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PHOTOS: Cars line up at Peace Arch as Canada reopens border, U.S. remains closed

Hundreds of Americans line up to enter Canada, the southbound lane was virtually empty

Americans were streaming into Canada Monday morning now that the border is open for fully vaccinated Americans.

Canadians, however, are not allowed to cross the U.S. land border unless it’s for essential business.

After 17 months, a ban on non-essential travel across the Canada-U.S. border was eased at midnight, although the Americans have yet to lift their own limits on Canadian travellers.

Eligible visitors must live in the U.S. and have allowed 14 days to pass since receiving a full course of a Health Canada-approved vaccine.

RELATED: Despite Delta variant, Canada welcomes back fully vaxxed U.S. citizens, permanent residents

They are also required to show proof of a negative molecular test for COVID-19 that’s no more than 72 hours old and to use the ArriveCAN app or online web portal to upload their vaccination details.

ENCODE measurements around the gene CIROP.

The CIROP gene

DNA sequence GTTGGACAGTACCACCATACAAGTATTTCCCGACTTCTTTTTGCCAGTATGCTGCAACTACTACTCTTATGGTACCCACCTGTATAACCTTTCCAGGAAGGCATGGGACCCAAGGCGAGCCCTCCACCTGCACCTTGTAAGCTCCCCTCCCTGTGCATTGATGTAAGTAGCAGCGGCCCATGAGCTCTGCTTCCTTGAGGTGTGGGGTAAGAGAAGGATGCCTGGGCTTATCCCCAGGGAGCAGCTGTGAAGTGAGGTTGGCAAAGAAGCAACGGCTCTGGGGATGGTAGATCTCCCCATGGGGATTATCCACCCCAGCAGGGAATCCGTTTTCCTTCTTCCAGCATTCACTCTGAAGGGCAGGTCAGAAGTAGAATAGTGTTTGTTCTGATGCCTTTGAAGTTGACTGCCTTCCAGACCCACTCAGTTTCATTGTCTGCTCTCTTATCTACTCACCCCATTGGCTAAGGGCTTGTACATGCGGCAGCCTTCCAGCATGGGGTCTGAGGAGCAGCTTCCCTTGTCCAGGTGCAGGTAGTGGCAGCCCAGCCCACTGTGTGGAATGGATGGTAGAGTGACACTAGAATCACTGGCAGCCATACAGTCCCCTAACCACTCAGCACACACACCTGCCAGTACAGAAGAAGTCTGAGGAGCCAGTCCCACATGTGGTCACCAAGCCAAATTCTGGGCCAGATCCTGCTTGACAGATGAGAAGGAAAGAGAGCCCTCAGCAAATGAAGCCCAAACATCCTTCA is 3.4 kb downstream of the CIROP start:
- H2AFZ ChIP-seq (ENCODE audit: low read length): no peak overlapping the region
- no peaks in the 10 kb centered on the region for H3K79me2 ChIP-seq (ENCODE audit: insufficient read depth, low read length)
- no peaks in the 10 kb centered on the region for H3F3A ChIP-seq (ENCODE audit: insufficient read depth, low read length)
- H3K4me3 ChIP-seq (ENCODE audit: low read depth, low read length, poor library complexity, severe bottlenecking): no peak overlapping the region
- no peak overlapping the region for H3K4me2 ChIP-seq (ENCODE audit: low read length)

Fully vaccinated travellers who have recovered from the disease and are otherwise eligible to enter Canada can show proof of a positive molecular test taken between 14 and 90 days prior to crossing the border.

While CBSA is reporting on its website that there’s “no delay” to enter Canada from the U.S., the Washington State Department of Transportation is reporting wait times of about two hours. A couple hundred cars were lined up at the border Monday morning.

While an American father Peace Arch News spoke to at the border said he was excited to cross into Surrey to visit his daughter, others on the Canadian side have mixed feelings about the reopening.

“Given the uptick in delta variant, I’m not thrilled. But it had to happen eventually,” Theresa Rider wrote on the PAN Facebook page. “Families and loved ones have been separated for more than a year, and air travel is already allowed.”

“If fully vaccinated and checked validity of claim, yes,” Behrad Sadoughian wrote. “There should be a high fine for lying.”

The U.S., for its part, has remained mum on when it might begin to ease its own restrictions on non-essential Canadian travellers at land crossings. Air and sea travellers are exempt, though passengers by rail, ferry and pleasure boat are not.

– With files from Canadian Press

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About the Author: Aaron Hinks

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